The letter to the Sunday Times in February 2010 said that the Government’s goal must be to ‘eliminate the structural current budget deficit over the course of a Parliament.’

New figures revealed that the UK had been outperformed by Germany and France in recent months

New figures revealed that the UK had been outperformed by Germany and France in recent months

The economists added that: ‘There is a compelling case, all else equal, for the first measures beginning to take effect in the 2010/11 fiscal year.’

But one of the signatories Roger Bootle, managing director of Capital Economics, now says: ‘If I were chancellor at this point, I would alter the plan, I would stop the cuts to public investment and I might even seek to increase it.

Roger Bootle, managing director of Capital Economics, pictured, said George Osborne should stop cuts to public investment

Roger Bootle, managing director of Capital Economics, pictured, said George Osborne should stop cuts to public investment

‘The key thing is to try and get the private sector to spend its money and that may require a bit of government spending to prime the pump.’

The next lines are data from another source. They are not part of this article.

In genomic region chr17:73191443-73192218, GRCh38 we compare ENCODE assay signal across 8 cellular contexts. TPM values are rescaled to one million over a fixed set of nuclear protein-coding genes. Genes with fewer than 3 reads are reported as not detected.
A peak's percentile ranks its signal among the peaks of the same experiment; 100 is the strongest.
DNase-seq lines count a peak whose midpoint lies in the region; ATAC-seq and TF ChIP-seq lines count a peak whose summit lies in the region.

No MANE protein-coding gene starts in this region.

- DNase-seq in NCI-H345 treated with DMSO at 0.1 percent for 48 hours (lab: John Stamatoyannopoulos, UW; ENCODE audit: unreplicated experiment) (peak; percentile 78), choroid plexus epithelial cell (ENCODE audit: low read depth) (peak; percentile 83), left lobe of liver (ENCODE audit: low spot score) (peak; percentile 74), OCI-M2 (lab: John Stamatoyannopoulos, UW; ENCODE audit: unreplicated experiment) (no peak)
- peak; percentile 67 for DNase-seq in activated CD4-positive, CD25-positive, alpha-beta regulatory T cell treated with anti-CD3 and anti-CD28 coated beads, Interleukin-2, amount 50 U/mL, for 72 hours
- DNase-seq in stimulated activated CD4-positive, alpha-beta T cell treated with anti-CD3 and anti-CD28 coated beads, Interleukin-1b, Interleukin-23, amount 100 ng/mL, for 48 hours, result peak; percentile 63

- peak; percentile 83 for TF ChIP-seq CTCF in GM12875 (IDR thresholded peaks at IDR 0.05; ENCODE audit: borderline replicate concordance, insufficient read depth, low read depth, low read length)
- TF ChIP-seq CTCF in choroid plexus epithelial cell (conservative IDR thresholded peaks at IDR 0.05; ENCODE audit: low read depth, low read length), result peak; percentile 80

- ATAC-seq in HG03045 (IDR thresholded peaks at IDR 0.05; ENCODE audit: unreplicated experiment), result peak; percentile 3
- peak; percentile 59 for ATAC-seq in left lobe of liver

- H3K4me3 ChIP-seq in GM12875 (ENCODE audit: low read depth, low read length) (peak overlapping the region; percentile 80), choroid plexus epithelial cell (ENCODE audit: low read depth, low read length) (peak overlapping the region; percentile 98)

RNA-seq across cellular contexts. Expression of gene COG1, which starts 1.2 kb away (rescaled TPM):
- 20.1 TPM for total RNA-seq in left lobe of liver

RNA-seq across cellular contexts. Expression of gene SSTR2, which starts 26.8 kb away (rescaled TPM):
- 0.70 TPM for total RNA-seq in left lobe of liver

Danny Quah, professor of economics at the LSE, added: ‘The fear that UK borrowing would become overly costly has become much less relevant.

‘That has also reduced the pressure for dramatic debt reduction, compared to the perceived monetary stance at the time I signed the letter.

So, have I changed my mind since signing the letter? Yes. Because circumstances have changed.’

David Newbery, Emeritus Professor of Economics at Cambridge University, said: ‘We need growth, and that requires investment.

‘In a recession bordering on a depression, public investment in infrastructure that has a high pay-off even in good times must make sense.’

The only economist to support Mr Osborne’s plans was Albert Marcet from the Barcelona Graduate School of Economics.